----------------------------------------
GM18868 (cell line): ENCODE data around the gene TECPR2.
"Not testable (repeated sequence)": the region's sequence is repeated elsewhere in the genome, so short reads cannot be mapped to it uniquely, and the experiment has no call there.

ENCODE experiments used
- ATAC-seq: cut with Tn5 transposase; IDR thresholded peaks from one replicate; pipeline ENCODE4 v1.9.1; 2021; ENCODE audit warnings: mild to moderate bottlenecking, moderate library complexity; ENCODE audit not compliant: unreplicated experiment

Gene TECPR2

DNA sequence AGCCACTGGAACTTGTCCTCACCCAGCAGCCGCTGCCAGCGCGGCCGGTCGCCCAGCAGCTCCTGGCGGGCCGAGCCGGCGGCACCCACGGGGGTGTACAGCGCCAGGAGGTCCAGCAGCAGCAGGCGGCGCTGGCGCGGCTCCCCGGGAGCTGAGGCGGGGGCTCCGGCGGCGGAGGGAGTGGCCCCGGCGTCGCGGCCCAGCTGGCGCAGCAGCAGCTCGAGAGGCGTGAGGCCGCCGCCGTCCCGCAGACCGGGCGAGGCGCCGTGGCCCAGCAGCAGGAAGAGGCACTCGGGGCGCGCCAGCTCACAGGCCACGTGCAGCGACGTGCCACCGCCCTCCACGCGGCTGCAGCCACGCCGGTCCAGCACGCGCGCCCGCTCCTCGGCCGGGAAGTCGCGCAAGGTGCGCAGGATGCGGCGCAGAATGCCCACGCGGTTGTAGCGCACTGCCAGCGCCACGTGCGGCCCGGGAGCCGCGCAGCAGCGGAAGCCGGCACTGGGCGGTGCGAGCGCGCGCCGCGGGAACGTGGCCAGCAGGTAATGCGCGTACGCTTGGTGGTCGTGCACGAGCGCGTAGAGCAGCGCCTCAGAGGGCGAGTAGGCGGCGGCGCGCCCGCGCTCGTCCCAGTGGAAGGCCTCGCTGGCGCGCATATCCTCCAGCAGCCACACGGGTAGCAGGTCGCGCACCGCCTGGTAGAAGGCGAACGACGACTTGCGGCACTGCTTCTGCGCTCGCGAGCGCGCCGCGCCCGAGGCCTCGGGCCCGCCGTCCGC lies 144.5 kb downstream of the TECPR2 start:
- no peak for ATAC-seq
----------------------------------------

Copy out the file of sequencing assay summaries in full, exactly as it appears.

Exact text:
GM18868 (cell line): ENCODE data around the gene TECPR2.
"Not testable (repeated sequence)": the region's sequence is repeated elsewhere in the genome, so short reads cannot be mapped to it uniquely, and the experiment has no call there.

ENCODE experiments used
- ATAC-seq: cut with Tn5 transposase; IDR thresholded peaks from one replicate; pipeline ENCODE4 v1.9.1; 2021; ENCODE audit warnings: mild to moderate bottlenecking, moderate library complexity; ENCODE audit not compliant: unreplicated experiment

Gene TECPR2

DNA sequence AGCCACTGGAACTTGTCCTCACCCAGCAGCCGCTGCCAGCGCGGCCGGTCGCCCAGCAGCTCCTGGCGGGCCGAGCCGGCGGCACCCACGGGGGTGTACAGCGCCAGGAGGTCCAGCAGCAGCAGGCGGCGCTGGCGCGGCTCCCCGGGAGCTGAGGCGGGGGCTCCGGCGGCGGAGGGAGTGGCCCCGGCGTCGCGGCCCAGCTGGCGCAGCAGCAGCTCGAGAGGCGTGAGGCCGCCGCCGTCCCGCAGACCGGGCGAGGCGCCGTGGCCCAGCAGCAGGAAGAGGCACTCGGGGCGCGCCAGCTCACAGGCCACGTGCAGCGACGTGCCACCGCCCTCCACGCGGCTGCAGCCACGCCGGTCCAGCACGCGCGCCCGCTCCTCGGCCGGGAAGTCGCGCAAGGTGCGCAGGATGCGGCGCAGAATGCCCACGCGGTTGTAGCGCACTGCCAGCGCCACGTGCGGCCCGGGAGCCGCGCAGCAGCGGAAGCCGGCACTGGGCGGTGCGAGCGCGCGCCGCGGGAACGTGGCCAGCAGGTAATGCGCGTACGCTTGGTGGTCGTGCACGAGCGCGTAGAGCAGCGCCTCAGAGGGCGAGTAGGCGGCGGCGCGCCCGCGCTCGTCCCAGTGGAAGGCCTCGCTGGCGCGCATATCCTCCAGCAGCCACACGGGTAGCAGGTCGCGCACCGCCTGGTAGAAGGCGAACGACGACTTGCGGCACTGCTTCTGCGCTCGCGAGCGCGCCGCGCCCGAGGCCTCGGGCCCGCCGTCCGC lies 144.5 kb downstream of the TECPR2 start:
- no peak for ATAC-seq